The Fur Country, by Jules Verne

Part II

Chapter I.

A Floating Fort.

And so Fort Hope, founded by Lieutenant Hobson on the borders of the Polar Sea, had drifted! Was the courageous agent of the Company to blame for this? No; any one might have been deceived as he had been. No human prevision could have foreseen such a calamity. He meant to build upon a rock, and he had not even built upon sand. The peninsula of Victoria, which the best maps of English America join to the American continent, had been torn suddenly away from it. This peninsula was in fact nothing but an immense piece of ice, five hundred square miles in extent, converted by successive deposits of sand and earth into apparently solid ground well clothed with vegetation. Connected with the mainland for thousands of centuries, the earthquake of the 8th of January had dragged it away from its moorings, and it was now a floating island, at the mercy of the winds and waves, and had been carried along the Arctic Ocean by powerful currents for the last three months!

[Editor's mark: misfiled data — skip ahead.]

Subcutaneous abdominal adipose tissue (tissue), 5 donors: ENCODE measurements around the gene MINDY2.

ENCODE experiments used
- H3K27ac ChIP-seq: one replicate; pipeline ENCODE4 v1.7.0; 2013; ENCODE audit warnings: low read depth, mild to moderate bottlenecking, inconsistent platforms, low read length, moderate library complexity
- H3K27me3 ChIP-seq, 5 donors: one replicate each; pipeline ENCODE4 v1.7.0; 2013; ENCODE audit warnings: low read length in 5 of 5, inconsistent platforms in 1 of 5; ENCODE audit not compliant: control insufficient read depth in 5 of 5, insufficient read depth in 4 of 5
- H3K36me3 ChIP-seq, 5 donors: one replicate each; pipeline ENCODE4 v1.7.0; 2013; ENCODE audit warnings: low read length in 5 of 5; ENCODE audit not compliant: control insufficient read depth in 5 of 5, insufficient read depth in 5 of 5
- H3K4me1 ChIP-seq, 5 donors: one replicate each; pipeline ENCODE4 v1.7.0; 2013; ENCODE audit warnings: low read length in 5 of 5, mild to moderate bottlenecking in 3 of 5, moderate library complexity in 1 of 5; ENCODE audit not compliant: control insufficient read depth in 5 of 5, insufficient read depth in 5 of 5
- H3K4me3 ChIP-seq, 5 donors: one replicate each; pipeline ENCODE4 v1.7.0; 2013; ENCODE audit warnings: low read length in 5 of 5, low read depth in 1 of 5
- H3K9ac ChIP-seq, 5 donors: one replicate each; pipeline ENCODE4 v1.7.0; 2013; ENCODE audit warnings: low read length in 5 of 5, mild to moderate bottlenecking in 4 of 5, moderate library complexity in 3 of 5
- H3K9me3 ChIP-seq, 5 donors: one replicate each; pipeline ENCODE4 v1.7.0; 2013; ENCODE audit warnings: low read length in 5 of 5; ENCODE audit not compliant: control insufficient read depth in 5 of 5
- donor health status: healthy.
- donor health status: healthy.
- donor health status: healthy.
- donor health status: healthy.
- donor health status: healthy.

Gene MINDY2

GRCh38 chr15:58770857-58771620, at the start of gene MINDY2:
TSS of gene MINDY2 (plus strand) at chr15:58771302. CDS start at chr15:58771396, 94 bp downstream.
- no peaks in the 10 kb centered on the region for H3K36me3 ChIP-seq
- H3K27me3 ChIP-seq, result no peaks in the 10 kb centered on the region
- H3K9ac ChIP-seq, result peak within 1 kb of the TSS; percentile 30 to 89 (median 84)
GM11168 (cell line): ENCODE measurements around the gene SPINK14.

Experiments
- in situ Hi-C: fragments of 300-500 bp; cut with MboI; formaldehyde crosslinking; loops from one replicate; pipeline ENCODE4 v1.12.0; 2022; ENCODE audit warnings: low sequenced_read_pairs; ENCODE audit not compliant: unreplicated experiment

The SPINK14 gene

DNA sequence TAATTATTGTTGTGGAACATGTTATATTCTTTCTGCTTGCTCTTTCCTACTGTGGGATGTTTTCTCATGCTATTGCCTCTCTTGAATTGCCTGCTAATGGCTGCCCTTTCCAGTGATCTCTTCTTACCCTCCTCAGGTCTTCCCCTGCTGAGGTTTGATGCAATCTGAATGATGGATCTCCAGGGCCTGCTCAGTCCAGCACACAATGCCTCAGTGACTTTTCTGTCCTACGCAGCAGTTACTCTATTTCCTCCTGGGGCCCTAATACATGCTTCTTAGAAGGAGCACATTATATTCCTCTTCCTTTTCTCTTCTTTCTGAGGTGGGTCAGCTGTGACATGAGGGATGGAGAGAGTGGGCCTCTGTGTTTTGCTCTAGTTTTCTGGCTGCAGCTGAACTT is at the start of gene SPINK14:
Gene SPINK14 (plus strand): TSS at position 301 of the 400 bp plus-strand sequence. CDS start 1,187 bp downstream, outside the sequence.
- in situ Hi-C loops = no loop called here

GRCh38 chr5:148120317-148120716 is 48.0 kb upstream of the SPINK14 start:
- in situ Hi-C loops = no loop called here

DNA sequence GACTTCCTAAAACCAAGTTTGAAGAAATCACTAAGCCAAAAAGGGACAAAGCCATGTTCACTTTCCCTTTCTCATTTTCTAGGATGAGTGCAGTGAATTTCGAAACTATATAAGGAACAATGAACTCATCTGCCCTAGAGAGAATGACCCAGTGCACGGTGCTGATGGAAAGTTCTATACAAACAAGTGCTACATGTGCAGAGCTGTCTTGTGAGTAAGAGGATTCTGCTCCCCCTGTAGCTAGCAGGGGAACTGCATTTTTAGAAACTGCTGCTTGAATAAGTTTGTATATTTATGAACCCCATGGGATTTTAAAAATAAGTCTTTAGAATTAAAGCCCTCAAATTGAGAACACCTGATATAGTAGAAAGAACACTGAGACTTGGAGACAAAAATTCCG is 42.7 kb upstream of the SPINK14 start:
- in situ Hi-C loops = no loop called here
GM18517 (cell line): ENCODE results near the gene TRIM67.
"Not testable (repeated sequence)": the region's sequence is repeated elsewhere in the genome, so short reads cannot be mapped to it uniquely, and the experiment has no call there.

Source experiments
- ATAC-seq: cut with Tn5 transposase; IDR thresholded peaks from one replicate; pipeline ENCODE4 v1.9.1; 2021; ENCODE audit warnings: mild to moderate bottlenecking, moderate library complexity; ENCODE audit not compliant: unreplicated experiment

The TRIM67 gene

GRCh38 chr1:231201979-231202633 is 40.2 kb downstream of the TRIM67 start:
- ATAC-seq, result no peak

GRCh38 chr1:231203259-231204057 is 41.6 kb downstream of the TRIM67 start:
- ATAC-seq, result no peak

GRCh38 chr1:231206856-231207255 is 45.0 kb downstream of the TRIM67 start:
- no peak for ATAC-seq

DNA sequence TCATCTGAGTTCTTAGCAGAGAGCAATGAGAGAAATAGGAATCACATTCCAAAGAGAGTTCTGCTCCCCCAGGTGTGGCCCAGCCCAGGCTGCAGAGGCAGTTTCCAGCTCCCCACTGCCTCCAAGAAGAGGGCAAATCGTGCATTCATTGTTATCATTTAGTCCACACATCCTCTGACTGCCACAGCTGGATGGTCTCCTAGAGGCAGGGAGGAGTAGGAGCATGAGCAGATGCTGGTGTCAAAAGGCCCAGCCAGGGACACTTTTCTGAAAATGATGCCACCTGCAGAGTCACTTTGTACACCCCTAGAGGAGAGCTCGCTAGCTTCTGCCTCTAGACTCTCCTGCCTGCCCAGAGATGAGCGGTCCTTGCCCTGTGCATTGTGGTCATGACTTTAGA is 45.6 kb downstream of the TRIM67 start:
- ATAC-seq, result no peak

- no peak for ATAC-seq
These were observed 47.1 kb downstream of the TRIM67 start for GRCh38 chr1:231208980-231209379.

Yes, Fort Hope was built upon ice! Hobson at once understood the mysterious change in their latitude. The isthmus — that is to say, the neck of land which connected the peninsula of Victoria with the mainland — had been snapped in two by a subterranean convulsion connected with the eruption of the volcano some months before. As long as the northern winter continued, the frozen sea maintained things as they were; but when the thaw came, when the ice fields, melted beneath the rays of the sun, and the huge icebergs, driven out into the offing, drew back to the farthest limits of the horizon — when the sea at last became open, the whole peninsula drifted away, with its woods, its cliffs, its promontories, its inland lagoon, and its coast-line, under the influence of a current about which nothing was known. For months this drifting had been going on unnoticed by the colonists, who even when hunting did not go far from Fort Hope. Beach-marks, if they had been made, would have been useless; for heavy mists obscured everything at a short distance, the ground remained apparently firm and motionless, and there was, in short, nothing to hint to the Lieutenant and his men that they had become islanders. The position of the new island with regard to the rising and setting of the sun was the same as before. Had the cardinal points changed their position, had the island turned round, the Lieutenant, the astronomer, or Mrs Barnett, would certainly have noticed and understood the change; but in its course the island had thus far followed a parallel of latitude, and its motion, though rapid, had been imperceptible.